Myasthenia gravis is a chronic muscular disorder of the voluntary muscles which become weak and rapidly fatigue. The most commonly affected muscles are on the face, eyes, arms and legs. People who suffer from myasthenia gravis also find that muscles involved in chewing, swallowing and talking are also affected. Basically, the disorder is caused by a breakdown in the communication system between the nerves and muscles often in the form of autoimmune disease. The second form, and less common, is a congenital form which is not autoimmune in nature, but a genetic flaw at the neuromuscular junction. In either case the end result is the same.
Diagnosis of myasthenia gravis often involves both a clinical history, physical examination and several complex tests. While taking a history from the individual, the doctor will attempt to elicit as much as possible about all symptoms. Interestingly, it is important to note the time of day and what circumstances are occurring as well as what circumstances bring on the symptoms or make them better. If individuals find that specific muscles are more effective than others the physician should also note this.
Specific symptoms that are more suggestive of myasthenia gravis include weak speech, the head dropping forward without the patient feeling sleepy, weakness of the shoulders or hips, double vision or drooping eyelids which come and go or difficulty with chewing and swallowing.
In the doctors office the physician will also do neurological exam focused on findings that may occur with myasthenia gravis. The doctor will also look for symptoms that may indicate another diagnosis and tests will focus on the eyes, speech, swallowing, neck and arms and legs.
There are clinical tests that the doctor may order. The first is the ice test and the second the Tensilon test. In the ice test the doctor will look for improvement in eye drooping after having placed an ice pack or a cold pack on the eye for approximately 1 minute. In the Tensilon test the doctor examines for improvements after giving a medication, Tensilon. This particular medication works when injected directly into the blood stream and has a very short time in which it is effective.
Tests which may be administered outside of the physician’s office include nerve conduction studies during which an electrical stimulus is applied to the skin and a machine is used to watch the activity of the nerve and the signal sent to the muscle supplied by that nerve. The size of the response and the time the nerve takes to get the response to the muscle is recorded and then evaluated by the physician.
Another option is the single fiber EMG which is the most sensitive test of neuromuscular transmission. This test is like the standard EMG but it is technically a more difficult test and requires up to an hour to complete. For this reason other tests are usually performed first and this one is used only if other testing is normal but myasthenia gravis is still suspected.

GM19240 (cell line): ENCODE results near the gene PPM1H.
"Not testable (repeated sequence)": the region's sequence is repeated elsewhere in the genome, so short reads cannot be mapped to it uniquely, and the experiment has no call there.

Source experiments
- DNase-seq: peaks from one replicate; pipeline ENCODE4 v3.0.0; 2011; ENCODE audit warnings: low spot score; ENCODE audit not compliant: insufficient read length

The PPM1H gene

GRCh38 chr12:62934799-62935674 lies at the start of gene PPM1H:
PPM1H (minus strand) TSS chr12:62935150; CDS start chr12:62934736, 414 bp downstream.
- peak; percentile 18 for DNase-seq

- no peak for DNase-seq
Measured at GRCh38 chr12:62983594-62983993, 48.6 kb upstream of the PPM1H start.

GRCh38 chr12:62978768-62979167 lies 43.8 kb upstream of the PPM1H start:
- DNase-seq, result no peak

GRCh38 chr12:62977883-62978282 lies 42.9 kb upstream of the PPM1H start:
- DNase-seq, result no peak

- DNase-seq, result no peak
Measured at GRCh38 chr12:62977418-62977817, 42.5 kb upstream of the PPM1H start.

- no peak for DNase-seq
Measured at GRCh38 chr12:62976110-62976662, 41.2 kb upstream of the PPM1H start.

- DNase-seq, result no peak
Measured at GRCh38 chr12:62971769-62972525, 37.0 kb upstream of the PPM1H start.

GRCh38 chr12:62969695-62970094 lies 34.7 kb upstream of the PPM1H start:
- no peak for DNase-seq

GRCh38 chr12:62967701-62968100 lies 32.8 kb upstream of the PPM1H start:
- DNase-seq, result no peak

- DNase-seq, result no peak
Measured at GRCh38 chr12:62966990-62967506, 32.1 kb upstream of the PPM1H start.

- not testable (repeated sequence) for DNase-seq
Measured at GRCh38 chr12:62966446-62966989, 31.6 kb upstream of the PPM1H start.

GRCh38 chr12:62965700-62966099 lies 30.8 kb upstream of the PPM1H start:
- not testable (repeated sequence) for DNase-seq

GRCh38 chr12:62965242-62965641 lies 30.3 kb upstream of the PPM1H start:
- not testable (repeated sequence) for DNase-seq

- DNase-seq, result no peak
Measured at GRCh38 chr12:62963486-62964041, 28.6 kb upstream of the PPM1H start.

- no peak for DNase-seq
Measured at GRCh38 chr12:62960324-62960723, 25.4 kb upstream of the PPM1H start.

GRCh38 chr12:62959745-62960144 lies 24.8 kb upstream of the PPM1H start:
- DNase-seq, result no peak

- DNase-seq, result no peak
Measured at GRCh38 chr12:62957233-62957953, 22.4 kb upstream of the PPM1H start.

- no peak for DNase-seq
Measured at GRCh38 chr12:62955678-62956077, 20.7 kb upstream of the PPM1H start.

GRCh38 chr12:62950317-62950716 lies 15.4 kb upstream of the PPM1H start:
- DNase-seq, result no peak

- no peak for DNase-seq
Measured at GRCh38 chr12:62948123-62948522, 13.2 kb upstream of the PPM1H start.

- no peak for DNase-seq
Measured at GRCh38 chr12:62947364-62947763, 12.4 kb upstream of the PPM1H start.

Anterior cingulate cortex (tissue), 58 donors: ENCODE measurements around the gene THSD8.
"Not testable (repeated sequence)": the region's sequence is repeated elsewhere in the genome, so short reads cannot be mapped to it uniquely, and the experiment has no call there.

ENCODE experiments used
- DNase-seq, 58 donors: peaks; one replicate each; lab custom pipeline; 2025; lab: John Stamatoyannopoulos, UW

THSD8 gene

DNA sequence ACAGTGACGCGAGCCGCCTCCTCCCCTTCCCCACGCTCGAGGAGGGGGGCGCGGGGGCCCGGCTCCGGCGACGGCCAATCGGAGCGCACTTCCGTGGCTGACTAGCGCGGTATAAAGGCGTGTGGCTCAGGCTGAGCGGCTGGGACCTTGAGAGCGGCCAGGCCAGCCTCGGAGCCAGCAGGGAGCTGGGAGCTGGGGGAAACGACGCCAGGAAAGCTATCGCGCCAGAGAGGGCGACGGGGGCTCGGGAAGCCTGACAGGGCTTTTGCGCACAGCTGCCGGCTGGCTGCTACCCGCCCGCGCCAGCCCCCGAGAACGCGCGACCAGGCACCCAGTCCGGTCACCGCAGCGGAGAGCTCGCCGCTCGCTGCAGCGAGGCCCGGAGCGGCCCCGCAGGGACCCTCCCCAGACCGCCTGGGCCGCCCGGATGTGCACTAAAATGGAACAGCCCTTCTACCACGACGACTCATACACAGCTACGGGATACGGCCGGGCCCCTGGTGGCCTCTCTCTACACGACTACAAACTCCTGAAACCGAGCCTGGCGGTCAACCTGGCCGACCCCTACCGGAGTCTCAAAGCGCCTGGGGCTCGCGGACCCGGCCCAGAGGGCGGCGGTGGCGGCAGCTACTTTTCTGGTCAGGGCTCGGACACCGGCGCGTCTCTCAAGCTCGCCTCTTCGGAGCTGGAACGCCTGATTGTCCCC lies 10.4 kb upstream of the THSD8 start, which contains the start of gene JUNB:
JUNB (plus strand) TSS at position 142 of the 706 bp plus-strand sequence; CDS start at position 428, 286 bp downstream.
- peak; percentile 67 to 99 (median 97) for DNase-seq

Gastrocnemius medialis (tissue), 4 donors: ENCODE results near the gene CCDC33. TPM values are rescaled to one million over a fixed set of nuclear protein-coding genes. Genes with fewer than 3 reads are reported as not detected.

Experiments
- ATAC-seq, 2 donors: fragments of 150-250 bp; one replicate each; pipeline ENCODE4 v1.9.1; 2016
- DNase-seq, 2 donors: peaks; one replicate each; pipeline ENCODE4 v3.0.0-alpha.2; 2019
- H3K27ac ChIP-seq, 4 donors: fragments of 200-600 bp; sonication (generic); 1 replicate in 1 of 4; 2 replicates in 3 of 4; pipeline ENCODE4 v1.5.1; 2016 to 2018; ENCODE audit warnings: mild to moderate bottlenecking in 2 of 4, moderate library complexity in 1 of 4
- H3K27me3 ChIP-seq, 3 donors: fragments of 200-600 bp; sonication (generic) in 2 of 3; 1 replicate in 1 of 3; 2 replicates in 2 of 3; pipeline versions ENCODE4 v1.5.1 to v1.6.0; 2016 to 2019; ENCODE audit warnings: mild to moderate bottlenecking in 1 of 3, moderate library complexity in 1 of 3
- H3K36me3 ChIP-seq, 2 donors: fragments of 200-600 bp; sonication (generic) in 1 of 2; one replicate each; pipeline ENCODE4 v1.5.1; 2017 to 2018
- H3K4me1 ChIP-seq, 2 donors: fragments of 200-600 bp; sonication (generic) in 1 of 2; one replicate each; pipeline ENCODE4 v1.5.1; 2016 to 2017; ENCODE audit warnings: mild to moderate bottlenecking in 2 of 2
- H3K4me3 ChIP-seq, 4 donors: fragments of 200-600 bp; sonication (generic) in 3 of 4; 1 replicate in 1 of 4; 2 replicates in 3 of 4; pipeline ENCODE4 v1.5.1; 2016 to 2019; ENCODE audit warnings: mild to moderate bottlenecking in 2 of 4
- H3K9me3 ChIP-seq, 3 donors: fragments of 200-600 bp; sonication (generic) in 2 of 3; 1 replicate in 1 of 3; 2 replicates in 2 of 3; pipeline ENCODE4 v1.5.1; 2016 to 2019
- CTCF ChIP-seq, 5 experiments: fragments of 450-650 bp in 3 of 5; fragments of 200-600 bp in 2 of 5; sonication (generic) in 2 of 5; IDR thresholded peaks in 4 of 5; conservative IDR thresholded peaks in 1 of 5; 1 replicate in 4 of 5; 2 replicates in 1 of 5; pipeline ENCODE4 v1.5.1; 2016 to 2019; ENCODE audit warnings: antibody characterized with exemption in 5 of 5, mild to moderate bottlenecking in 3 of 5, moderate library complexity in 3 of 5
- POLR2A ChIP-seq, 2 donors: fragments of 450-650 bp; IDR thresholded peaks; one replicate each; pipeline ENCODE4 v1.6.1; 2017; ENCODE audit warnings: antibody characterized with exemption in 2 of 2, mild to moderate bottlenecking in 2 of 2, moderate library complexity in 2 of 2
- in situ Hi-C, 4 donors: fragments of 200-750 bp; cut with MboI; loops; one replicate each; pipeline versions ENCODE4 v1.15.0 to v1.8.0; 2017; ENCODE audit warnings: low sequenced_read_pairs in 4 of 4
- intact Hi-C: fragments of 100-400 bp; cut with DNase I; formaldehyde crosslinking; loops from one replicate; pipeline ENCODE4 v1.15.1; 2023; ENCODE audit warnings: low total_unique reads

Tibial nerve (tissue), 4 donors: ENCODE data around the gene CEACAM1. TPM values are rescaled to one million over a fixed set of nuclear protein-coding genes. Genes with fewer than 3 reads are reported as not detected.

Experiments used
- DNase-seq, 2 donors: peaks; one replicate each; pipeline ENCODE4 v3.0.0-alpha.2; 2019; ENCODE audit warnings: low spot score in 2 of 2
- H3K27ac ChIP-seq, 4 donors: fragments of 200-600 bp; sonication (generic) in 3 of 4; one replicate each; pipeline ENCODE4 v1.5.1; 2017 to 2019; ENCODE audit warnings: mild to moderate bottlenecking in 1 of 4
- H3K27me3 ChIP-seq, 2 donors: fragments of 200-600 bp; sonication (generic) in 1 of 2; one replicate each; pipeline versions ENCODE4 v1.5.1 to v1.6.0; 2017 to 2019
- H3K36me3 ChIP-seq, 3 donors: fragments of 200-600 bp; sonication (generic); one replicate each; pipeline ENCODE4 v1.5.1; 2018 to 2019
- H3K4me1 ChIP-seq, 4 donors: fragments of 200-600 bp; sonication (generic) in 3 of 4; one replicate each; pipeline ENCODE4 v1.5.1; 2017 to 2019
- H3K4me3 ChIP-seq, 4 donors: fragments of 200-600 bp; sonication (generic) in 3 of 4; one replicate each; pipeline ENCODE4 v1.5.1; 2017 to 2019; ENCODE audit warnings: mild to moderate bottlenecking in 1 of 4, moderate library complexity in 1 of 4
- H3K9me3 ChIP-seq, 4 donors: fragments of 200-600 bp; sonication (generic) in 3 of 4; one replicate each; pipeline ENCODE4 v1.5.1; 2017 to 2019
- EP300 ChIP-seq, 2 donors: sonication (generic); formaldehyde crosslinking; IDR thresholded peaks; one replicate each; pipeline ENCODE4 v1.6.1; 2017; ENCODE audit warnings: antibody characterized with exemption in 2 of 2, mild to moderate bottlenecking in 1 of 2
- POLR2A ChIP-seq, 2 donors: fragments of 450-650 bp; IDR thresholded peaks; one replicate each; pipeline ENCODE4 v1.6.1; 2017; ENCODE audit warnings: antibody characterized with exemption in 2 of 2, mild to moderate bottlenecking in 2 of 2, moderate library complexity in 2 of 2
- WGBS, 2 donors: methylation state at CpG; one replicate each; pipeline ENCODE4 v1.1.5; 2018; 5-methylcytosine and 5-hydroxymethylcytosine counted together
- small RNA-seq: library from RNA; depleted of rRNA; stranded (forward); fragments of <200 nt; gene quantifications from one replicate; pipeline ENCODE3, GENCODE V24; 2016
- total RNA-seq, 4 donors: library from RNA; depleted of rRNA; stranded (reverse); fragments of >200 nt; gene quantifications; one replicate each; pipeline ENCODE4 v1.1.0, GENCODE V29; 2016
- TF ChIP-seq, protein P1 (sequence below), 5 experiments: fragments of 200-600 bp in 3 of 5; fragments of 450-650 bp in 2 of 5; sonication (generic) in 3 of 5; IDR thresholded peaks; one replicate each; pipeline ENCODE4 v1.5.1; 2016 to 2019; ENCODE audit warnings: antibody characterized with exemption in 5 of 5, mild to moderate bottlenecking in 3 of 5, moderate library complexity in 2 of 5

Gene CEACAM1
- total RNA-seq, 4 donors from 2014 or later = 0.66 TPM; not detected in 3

The physician can also use blood tests to help in the diagnosis. These are not routine tests and are not ordered as part of a routine panel, but they can be done on a standard blood sample. In these blood tests the technicians are looking for the detection of certain antibodies to acetylcholine receptors. In individuals who suffer for myasthenia gravis the antibodies bind to the receptor proteins and block the function or damage it. These antibodies are often called auto antibodies and are present in individuals who suffer from myasthenia gravis which is immune mediated.
Additional tests which the doctor may order include a chest x-ray or CT scan of the chest looking for an enlargement of the thymus glands or the presence of the tumor in the thymus. Pulmonary function tests may be used to determine if the respiratory muscles are affected so that appropriate treatment protocols may be initiated. An eye examination may be recommended from an ophthalmologist to rule out other causes the double vision and drooping eyelids.
There is no one definitive test for myasthenia gravis but rather it is a diagnosis made by a physician after examining all of the test results. Each test has certain advantages and disadvantages which the physician will evaluate before rendering a decision. For this reason it is very important to have open communication with your doctor and communicate all of your signs and symptoms which may be important in the diagnosis of this disease.
The Australian Myasthenic Association: Diagnosis
Neuromuscular: Myasthenia Gravis diagnostic Tests
Myasthenia Gravis Foundaiton of AMerica: Test and Diagnostic Methods